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Stećak is the name for monumental medieval tombstones, that lie scattered across Bosnia and Herzegovina, the border parts of Croatia and Serbia. An estimated 60,000 are found within the borders of modern Bosnia and Herzegovina and the rest of 10,000 are found in what are today Croatia and Serbia, at more than 3,300 odd sites with over 90% in poor condition. Appearing in the mid 12th century, with the first phase in the 13th century, the tombstones reached their peak in the 14th and 15th century, before disappearing during the Ottoman conquest of Bosnia and Herzegovina in the early 16th century, they were a common tradition amongst Bosnian and Orthodox Church followers alike, are sometimes related to the Vlach, or Croatian population, however the original ethnic and religious affiliation is still undetermined. The one of the best preserved collection of these tombstones is named Radimlja, west of Stolac in Bosnia and Herzegovina. Stećci were inscribed as a UNESCO World Heritage Site in 2016.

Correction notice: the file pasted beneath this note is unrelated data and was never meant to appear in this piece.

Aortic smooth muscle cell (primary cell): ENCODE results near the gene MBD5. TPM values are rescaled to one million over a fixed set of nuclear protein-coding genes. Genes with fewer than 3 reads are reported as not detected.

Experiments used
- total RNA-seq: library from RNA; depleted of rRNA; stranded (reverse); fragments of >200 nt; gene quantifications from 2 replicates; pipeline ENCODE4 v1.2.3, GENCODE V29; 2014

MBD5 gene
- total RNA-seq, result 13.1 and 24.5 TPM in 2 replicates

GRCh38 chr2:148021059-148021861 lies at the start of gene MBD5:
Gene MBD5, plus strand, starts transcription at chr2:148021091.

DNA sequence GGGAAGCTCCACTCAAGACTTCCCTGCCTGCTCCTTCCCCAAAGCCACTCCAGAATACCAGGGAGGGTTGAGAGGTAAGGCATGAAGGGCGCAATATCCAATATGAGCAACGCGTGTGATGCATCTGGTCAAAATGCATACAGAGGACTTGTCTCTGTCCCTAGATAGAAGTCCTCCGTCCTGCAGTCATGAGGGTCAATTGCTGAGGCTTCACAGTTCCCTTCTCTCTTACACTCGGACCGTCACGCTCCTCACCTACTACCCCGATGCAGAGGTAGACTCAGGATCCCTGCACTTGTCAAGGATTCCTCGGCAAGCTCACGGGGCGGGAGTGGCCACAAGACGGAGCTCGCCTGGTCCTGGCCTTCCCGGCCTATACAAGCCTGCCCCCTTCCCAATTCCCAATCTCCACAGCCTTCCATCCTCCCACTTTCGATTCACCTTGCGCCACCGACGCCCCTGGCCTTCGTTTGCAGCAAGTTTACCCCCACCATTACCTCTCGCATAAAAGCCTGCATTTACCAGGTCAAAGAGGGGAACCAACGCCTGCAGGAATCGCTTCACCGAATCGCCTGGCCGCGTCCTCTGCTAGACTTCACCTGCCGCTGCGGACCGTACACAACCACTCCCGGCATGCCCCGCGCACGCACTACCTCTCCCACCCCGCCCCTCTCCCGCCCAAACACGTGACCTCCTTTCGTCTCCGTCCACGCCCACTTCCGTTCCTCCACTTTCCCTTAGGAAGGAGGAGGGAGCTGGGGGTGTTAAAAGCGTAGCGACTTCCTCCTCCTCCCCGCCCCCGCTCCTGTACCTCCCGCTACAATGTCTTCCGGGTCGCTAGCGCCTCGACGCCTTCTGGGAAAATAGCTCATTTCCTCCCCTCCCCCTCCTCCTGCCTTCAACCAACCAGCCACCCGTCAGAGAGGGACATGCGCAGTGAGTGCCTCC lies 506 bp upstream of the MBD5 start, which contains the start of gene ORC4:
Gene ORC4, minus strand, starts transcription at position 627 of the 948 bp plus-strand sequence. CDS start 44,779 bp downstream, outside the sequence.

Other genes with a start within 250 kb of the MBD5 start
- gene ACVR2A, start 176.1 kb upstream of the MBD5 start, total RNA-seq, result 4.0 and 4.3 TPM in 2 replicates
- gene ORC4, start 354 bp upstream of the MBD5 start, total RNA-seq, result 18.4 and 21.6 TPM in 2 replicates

It includes a selection of 4,000 stećci at 28 necropolises – of which 22 from Bosnia and Herzegovina, two from Croatia, three from Montenegro, three from Serbia. The word itself is a contracted form of the older word *stojećak, derived from the South Slavic verb stajati, it means the "tall, standing thing". In Herzegovina they are called as mašeti / mašete, in Central and Western Bosnia as mramori / mramorje / mramorovi, while in Serbia and Montenegro as usađenik. On the stećci inscriptions they are called as bilig, kamen bilig, kâm / kami / kamen, zlamen, kuća, greb/grob. In 1495 lectionary they are recorded as kamy. Although under the name stećak is meant high monolithic standing stones, in the 20th century the word stećak was accepted in science as general term, including for plate tombstones; the original reference to the word stećak itself is uncertain and seems to be modern invention as it can only be traced from the note by Ivan Kukuljević Sakcinski from 1851, dictionary by Vuk Karadžić from 1852, although he contradicted himself as the commoners from Zagvozd called them starovirsko, dictionary by Bogoslav Šulek from 1860 and so on, while academic dictionaries mention it only from 1956/58.